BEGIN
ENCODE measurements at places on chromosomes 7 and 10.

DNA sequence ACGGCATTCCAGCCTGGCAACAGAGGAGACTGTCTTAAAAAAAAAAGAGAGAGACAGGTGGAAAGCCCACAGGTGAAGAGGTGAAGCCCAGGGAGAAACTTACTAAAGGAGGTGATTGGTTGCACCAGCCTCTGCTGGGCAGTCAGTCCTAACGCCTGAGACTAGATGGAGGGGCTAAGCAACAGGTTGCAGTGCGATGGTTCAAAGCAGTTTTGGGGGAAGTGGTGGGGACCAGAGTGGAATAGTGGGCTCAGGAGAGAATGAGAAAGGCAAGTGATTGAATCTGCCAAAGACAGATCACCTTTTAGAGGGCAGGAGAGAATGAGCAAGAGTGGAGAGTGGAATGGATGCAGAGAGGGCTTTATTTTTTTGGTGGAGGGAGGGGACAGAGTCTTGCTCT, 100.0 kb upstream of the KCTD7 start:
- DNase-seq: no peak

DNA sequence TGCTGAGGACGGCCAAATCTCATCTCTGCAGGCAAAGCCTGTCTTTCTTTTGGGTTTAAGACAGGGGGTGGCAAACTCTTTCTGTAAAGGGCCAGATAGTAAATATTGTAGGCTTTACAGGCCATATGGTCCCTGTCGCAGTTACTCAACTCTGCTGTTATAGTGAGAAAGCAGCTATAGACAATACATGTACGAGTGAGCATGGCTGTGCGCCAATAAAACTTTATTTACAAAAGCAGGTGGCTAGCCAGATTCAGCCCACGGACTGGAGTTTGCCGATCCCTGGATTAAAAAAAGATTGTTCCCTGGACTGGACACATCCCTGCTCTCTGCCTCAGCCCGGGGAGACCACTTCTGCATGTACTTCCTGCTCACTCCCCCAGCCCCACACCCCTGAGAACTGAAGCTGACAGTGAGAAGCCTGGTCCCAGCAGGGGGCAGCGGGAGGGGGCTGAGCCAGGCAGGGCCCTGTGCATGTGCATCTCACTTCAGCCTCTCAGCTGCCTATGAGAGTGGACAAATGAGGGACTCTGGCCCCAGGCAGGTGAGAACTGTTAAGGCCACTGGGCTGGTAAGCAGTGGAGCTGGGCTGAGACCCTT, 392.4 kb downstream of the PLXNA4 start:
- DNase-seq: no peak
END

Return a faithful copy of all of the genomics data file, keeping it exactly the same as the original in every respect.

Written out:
ENCODE measurements at places on chromosomes 7 and 10.

DNA sequence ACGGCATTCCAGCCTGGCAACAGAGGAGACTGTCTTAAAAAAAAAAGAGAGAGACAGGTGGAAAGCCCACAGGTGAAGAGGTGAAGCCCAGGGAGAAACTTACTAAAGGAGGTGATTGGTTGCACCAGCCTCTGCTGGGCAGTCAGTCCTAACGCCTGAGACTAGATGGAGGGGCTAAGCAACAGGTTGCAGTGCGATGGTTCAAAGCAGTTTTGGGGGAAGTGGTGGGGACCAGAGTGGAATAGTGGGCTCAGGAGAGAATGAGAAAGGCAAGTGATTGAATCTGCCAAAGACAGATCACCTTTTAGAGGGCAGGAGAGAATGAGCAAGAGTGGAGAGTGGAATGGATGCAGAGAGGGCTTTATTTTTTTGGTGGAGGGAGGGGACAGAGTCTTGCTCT, 100.0 kb upstream of the KCTD7 start:
- DNase-seq: no peak

DNA sequence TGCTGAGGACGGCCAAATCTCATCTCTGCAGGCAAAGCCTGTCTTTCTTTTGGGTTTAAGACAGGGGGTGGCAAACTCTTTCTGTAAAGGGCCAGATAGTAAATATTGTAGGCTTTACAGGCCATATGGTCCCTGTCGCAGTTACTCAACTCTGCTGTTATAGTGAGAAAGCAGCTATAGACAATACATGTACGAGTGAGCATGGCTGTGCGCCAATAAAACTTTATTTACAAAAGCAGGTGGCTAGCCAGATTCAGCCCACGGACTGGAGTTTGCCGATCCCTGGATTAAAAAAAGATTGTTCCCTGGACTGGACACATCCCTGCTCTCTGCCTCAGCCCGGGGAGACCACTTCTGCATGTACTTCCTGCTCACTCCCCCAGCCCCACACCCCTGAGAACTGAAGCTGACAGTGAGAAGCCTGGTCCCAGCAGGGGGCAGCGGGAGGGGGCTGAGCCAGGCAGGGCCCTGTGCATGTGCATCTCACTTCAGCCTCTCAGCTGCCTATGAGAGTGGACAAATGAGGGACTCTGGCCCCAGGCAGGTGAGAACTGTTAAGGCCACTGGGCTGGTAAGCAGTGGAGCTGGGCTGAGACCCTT, 392.4 kb downstream of the PLXNA4 start:
- DNase-seq: no peak